Kathy Tugman & The Rocky River Rangers | Love Song Nineteen

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Love Song Nineteen

by Kathy Tugman & The Rocky River Rangers

It's not bluegrass; it's not hillbilly -- it's bluebilly, the best of both in 14 original tunes about the southern mountains and love.
Genre: Country: Americana
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  Song Share Time Download
1. In the Southern Mountains
Kathy Tugman & The Rocky River Rangers
2:18 $0.99
2. Love Song Nineteen
Kathy Tugman & The Rocky River Rangers
3:16 $0.99
3. I Can No Longer Die Before My Time
Kathy Tugman & The Rocky River Rangers
3:37 $0.99
4. 'Round Behind the Wellhouse
Kathy Tugman & The Rocky River Rangers
3:42 $0.99
5. Rutledge Falls
Kathy Tugman & The Rocky River Rangers
3:27 $0.99
6. Sundog Down
Kathy Tugman & The Rocky River Rangers
4:53 $0.99
7. Private River
Kathy Tugman & The Rocky River Rangers
3:41 $0.99
8. A Very Fine Gentleman from Nashville
Kathy Tugman & The Rocky River Rangers
4:40 $0.99
9. Story Lines
Kathy Tugman & The Rocky River Rangers
4:19 $0.99
10. Down in Dibrell
Kathy Tugman & The Rocky River Rangers
3:32 $0.99
11. Love 'Lectrified Me
Kathy Tugman & The Rocky River Rangers
3:55 $0.99
12. The Three of Us
Kathy Tugman & The Rocky River Rangers
5:09 $0.99
13. Mountain Two-Step
Kathy Tugman & The Rocky River Rangers
4:03 $0.99
14. Another Damn New Song
Kathy Tugman & The Rocky River Rangers
2:23 $0.99
Downloads are available as MP3-320 files.


Album Notes
Kathy Tugman – “Love Song Nineteen” – The Arrival Of Bluebilly Music

with The Rocky River Rangers

“Well, it ain’t bluegrass and it ain’t no hillbilly music either. Why, while Mama might’n agree – and don’t you go and tell her or I’ll deny it – but I’d call it bluebilly music.”

- the old coot at the vegetable stand on Tennessee 8

“Bluebilly music will make your garden grow lush and feed you all winter.”

- the Wilkes County Wastrel

A product of, and evolution from, nine previous albums – some alt-country (even before there was alt-country) and some sophisticated jazz albums (where Kathy refined her vocal chops in a very tough discipline) – “Love Song Nineteen” shows Kathy finding her other authentic voice: that of her rearing in rural Tennessee, thereby bringing to a grateful world the balm of bluebilly music.

And what a band she has to help bring these original tunes to a timeless life: The Rocky River Rangers. Listen here to this:

From the ace bluegrass band, the Hamilton County Ramblers, comes Jams Kee on mandolin, acoustic guitar and backing and duet vocals (the owner of Kee’s Tasty Licks, James was recently called to play the mando on the Grand Old Opry with Stuart Duncan), John Boulware on fiddle and backing vocals (John is a Tennessee state champion bluegrass fiddler and is also tall), and Josh Hixson on double-bass (the base – and the root – of the Ramblers and the owner of a great beard).

And then there is Kathy’s longtime (22 years) rhythm section of Jo “the Tub Doctor” Whitaker on drums (he plays in Kathy’s jazz band, in the David Walters Trio, in the pop band, the Lumbar Five, and held down the prog-rock band, Somnambulist) and Eddie Gwaltney (on bass, acoustic guitar and backing vocals on this album, and who played keyboards, guitar and bass on most of Kathy’s earlier albums and was necessary to the creation of the demos for this record.)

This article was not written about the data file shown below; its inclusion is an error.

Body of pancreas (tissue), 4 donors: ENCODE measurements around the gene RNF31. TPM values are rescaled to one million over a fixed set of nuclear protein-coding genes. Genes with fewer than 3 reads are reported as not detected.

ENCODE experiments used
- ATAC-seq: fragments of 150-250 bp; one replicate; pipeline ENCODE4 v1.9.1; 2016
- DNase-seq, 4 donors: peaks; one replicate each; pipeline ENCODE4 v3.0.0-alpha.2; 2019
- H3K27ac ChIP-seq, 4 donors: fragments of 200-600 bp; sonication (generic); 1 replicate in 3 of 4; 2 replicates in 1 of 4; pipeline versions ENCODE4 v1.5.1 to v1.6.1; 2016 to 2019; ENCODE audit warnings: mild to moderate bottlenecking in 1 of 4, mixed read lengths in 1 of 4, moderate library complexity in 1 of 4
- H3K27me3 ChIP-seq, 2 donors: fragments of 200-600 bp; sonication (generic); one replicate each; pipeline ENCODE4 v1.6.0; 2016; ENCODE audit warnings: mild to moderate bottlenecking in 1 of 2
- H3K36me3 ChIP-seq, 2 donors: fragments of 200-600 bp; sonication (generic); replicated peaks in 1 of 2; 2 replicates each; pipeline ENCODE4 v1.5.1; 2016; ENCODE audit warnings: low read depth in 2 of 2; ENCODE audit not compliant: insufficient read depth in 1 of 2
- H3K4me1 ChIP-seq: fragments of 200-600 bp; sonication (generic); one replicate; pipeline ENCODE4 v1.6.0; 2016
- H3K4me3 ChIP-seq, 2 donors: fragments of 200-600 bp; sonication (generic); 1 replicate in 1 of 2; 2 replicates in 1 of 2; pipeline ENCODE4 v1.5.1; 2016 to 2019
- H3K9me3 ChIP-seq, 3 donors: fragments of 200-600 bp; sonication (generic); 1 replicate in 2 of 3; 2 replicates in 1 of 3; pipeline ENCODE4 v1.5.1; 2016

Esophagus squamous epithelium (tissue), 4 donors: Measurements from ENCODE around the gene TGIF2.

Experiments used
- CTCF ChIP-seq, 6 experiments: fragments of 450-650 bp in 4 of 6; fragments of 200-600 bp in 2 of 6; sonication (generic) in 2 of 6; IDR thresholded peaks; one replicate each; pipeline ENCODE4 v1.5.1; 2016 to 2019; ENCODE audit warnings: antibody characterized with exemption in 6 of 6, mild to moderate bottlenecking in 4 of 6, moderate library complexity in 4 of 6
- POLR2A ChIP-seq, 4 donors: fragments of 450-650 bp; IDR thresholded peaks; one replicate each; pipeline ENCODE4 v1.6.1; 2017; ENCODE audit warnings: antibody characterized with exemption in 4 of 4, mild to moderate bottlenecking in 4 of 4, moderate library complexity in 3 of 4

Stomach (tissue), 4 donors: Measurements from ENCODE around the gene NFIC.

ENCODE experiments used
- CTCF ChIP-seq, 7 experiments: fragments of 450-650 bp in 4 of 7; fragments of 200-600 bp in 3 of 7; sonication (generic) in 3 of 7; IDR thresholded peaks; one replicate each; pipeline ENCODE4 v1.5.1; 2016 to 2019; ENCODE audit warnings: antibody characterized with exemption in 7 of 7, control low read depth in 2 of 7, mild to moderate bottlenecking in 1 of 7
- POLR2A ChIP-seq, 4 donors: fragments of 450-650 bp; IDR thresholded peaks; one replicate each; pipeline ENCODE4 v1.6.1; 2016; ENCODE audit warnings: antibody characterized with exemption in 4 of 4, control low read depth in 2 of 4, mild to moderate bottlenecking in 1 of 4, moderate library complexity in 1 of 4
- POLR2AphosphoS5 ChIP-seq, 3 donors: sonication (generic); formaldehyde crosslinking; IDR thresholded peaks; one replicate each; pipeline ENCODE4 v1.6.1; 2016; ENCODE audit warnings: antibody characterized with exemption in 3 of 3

Two special guests also appear, on electric guitar: Tarbell Patten, IV (“More Tarbell!”) and Steven Hopkins (who cut his tracks in Boston and then made them appear on our record by magic).

The album was produced by Kathy and the E.P. and recorded and mixed at Sound Resources in Chattanooga, Tennessee, with Steve Babb co-producing and Fred Schendel engineering. Fred, with help from Kathy and the E.P.(whoever he is), mixed the record. It was mastered by Randy LeRoy, an ace working for Airshow in Takoma Park, Maryland.

How could we fail? No way.

- “Before I heard bluebilly music, I lived under a huge dark and
lightening-haunted cloud of miserable depression. Now, oh my,
I am a beaming ray of sunshine, in a humor possibly insufferable.”

-- Willie “Poleax” Peters, Brushy Mountain State Prison

So y’all get out there and get a big ol’ bucket of bluebillies and, as one tune says, “Save room for the light; hold back the dark.”

Before we go, a few words about the Singer. Kathy has played Riverbend, fronting alt-country and jazz bands; played a seven-year stint at the Foundry in the Chattanoogan Hotel, singing jazz with the David Walters Trio and, sometimes, the David Walters Quartet; has been local vocalist with the Chattanooga Symphony; has played the late venue, Rhythm and Brews, many times; sung with singer-songwriter Beth Nielsen Chapman; played Barking Legs; will appear with the Trio next year on Fripp Island, S.C.; and has done, and still does, many private parties – too many to remember. Anyone who has heard her sing knows she can deliver the song, whether she wrote it or whether she tapped the Great American Songbook to sing tunes by Cole Porter and Irving Berlin or picked up a classy pop tune by someone like Kathy Mattea or Beth Nielsen Chapman. Her own work has grown in accomplishment, and she remains a vigilant student of her instrument. The lady has some pipes, and with the advent of bluebilly music, her voice is stronger than ever.

“Love Song Nineteen” – Real Pros Playing at the Top of Their Games

- “Make damn sure these people never play here. The regime
would crumble like seven-day-old cornbread.”

-- Vladimir Putin, Russian badass



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